Supreme Court to rule whether torture suit can proceed against Iran

The country argues that it can't be sued because of protection under the State Immunity Act.

OTTAWA – The Supreme Court of Canada decides later today whether the son of murdered Canadian photojournalist Zahra Kazemi has the right to sue the Iranian government.

Lawyers for Stephan Hashemi and several human rights groups argue that under the United Nations convention on torture, Canada must ensure there is a civil remedy for victims of torture so they can be compensated.

Iran has filed a motion asking that the action be dismissed, arguing that it can’t be sued because of protection under the State Immunity Act.

The Canadian government has intervened to defend the validity of the law, but says that that in no way means it condones torture.

Government lawyers argue that preserving the validity of the law is necessary for the stability of international relations.

The federal government has been a vocal critic of Iran, severing diplomatic relations in part because of what it says is an abysmal human rights record.

Kazemi, a Canadian citizen who was born in Iran, was arrested while photographing a demonstration outside Tehran’s notorious Evin Prison in the summer of 2003. She was jailed, where she was tortured and raped before dying in hospital almost three weeks later.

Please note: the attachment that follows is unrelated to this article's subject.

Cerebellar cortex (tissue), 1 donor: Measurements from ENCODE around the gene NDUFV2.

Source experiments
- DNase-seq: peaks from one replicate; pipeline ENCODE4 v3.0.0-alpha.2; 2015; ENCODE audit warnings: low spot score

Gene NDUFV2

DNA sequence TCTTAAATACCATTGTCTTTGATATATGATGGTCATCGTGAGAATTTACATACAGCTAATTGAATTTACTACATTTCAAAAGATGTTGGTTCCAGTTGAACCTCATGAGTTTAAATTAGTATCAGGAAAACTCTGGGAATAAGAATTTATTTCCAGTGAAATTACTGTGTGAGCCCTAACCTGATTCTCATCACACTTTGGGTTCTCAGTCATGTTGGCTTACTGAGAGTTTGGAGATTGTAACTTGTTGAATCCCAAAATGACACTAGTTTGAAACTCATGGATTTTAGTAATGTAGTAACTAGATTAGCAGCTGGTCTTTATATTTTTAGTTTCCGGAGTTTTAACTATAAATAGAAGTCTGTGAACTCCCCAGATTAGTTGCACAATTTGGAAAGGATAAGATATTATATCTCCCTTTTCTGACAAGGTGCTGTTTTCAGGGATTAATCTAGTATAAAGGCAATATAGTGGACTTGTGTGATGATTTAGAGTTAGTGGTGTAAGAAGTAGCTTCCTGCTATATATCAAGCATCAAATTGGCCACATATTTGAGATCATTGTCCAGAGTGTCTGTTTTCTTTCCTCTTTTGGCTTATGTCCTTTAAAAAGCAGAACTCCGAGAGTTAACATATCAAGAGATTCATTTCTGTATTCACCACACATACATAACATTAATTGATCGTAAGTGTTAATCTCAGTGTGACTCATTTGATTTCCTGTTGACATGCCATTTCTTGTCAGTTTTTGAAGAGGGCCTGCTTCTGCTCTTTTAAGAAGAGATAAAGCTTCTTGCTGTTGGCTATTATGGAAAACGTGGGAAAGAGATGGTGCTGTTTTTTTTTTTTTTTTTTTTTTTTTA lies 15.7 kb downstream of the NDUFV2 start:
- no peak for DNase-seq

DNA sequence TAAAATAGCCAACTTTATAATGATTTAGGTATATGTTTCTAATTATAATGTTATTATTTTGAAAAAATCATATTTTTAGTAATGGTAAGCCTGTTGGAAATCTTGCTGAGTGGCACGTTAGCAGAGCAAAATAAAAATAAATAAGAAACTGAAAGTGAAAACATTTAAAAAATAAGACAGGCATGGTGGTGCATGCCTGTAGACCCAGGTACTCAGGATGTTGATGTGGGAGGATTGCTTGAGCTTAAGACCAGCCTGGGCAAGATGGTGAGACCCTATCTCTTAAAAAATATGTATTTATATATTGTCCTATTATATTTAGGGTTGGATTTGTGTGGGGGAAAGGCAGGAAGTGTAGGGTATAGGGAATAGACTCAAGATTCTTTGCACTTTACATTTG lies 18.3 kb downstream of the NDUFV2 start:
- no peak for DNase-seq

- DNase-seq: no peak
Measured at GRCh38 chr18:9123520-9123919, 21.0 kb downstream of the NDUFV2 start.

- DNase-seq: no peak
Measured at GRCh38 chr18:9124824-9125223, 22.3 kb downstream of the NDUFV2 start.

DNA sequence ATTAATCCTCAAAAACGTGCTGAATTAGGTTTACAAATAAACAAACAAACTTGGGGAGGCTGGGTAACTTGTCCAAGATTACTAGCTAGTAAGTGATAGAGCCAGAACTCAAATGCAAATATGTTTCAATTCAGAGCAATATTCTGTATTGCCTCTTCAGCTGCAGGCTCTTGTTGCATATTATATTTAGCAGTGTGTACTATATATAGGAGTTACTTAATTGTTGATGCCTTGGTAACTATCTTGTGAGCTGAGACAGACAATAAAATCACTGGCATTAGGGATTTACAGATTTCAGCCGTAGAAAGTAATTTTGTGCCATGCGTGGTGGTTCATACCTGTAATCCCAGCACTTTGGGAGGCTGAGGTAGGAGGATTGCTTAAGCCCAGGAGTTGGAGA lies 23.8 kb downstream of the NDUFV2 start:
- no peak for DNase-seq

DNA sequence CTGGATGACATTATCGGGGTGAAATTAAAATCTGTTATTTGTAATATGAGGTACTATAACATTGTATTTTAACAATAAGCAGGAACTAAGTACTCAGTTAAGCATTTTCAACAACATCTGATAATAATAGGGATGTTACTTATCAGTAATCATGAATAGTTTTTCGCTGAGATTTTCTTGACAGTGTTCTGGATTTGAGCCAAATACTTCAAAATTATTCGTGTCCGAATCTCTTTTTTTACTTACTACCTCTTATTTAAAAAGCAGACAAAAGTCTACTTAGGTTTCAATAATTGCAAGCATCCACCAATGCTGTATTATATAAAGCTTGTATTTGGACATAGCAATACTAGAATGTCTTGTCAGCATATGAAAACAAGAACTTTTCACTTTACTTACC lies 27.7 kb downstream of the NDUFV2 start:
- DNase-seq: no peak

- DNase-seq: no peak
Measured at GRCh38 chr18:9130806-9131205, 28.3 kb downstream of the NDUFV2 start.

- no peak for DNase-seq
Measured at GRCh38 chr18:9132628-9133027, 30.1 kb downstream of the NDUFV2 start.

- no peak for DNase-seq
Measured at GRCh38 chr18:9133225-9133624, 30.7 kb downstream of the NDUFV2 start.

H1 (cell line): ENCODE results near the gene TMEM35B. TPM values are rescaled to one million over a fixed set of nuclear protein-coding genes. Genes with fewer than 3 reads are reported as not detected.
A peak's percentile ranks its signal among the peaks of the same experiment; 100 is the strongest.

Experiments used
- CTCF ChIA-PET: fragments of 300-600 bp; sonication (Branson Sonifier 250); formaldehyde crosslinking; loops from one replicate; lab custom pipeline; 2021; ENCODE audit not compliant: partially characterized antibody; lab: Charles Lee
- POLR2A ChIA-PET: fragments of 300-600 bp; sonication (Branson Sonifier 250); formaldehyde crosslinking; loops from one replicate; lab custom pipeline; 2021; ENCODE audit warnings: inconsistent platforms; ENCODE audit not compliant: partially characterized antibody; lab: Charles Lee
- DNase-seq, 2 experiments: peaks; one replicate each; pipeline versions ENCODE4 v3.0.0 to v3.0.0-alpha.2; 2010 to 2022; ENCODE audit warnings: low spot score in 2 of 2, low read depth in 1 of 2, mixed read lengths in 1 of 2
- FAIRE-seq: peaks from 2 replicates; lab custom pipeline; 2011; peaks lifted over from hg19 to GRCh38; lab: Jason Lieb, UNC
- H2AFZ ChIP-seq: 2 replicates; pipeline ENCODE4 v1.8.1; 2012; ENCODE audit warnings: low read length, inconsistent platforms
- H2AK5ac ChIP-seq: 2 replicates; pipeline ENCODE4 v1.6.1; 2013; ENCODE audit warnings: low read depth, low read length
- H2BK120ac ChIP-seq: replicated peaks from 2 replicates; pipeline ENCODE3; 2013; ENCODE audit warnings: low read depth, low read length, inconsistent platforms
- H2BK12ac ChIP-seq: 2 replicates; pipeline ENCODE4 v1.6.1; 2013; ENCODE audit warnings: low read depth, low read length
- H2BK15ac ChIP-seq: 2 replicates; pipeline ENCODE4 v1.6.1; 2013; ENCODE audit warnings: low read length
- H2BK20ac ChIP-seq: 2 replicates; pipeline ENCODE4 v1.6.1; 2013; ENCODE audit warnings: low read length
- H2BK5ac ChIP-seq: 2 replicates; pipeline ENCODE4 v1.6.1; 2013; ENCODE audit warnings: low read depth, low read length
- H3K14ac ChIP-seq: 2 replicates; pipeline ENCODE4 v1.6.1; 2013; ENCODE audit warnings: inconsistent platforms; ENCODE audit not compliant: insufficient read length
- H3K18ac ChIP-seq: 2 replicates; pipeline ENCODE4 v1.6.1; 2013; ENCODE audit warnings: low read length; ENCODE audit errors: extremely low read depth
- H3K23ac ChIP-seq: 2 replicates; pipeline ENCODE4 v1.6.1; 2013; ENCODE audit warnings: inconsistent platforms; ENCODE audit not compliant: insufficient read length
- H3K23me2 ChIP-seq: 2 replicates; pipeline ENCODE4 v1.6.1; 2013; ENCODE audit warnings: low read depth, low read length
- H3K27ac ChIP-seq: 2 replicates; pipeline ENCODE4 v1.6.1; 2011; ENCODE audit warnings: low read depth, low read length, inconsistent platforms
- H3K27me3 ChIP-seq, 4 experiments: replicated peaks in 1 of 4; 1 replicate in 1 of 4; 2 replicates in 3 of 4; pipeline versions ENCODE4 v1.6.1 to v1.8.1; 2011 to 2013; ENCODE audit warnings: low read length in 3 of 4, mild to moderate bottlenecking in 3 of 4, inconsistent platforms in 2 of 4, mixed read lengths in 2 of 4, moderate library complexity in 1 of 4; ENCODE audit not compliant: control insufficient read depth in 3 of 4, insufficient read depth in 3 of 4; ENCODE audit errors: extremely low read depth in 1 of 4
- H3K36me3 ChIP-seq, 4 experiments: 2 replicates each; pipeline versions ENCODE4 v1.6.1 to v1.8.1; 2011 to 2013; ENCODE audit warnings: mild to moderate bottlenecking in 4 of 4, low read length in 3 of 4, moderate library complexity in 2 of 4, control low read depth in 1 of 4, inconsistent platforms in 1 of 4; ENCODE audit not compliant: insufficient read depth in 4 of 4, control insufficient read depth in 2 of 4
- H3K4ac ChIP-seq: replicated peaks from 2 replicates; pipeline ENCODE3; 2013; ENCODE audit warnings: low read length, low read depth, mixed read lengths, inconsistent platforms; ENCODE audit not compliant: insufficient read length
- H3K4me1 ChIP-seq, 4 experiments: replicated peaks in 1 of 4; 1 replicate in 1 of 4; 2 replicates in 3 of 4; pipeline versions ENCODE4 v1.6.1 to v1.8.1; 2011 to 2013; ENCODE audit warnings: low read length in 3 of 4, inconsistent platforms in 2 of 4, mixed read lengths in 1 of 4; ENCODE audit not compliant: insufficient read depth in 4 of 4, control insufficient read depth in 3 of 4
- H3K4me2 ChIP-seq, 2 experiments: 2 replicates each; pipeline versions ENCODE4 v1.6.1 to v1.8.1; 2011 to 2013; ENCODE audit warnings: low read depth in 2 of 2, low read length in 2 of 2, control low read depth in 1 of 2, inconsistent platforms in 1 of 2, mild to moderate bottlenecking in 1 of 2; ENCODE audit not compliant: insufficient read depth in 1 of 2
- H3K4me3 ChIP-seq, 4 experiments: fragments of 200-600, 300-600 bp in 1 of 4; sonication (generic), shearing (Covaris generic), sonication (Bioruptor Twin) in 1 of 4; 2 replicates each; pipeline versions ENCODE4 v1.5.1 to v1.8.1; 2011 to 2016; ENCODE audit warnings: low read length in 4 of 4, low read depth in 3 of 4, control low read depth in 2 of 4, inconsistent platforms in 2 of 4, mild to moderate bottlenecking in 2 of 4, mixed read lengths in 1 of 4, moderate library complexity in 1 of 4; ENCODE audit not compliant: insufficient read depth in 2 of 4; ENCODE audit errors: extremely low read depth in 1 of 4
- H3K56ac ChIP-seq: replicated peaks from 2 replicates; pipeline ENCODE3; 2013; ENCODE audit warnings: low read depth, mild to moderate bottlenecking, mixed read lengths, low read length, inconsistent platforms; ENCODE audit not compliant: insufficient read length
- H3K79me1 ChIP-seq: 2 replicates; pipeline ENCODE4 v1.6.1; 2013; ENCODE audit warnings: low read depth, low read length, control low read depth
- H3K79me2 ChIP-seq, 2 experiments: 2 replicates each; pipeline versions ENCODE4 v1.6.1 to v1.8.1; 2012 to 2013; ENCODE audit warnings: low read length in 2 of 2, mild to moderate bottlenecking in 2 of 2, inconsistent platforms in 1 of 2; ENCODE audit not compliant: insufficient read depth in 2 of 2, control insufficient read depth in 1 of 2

The extent of what she endured was revealed by a doctor, who worked for the Iranian Defence Ministry and who examined the 54-year-old woman in hospital. He spoke publicly after he successfully sought asylum in Canada.

After examining Kazemi after her arrest, the doctor said he found clear signs of torture and sexual assault, including broken fingers, missing fingernails, a broken nose, evidence of whipping and deep lacerations.

Her son, Hashemi, has waged a relentless campaign for justice on behalf of his mother for more than a decade.

The case wound its way to the Supreme Court after Hashemi filed a civil action in Quebec Superior Court in Montreal against Iran’s Islamic Republic, its head of state and chief prosecutor as well as the former deputy intelligence chief of Evin Prison.

Hashemi’s lawyer told the Supreme Court in a hearing this past winter that the law on state immunity denies access to justice and is therefore unconstitutional.

A lawyer for Amnesty International, another intervener, argued that the state immunity law was absurd, saying the appeal to the high court was a chance to “set the record straight.”

Hashemi’s lawsuit names the Islamic Republic of Iran; its leader, Grand Ayatollah Ali Khamenei; former Tehran prosecutor Saeed Mortazavi; and prison official Mohammad Bakhshi.

Nicknamed “Butcher of Journalists,” Mortazavi was Tehran’s prosecutor general in 2003, and signed off on Kazemi’s detention.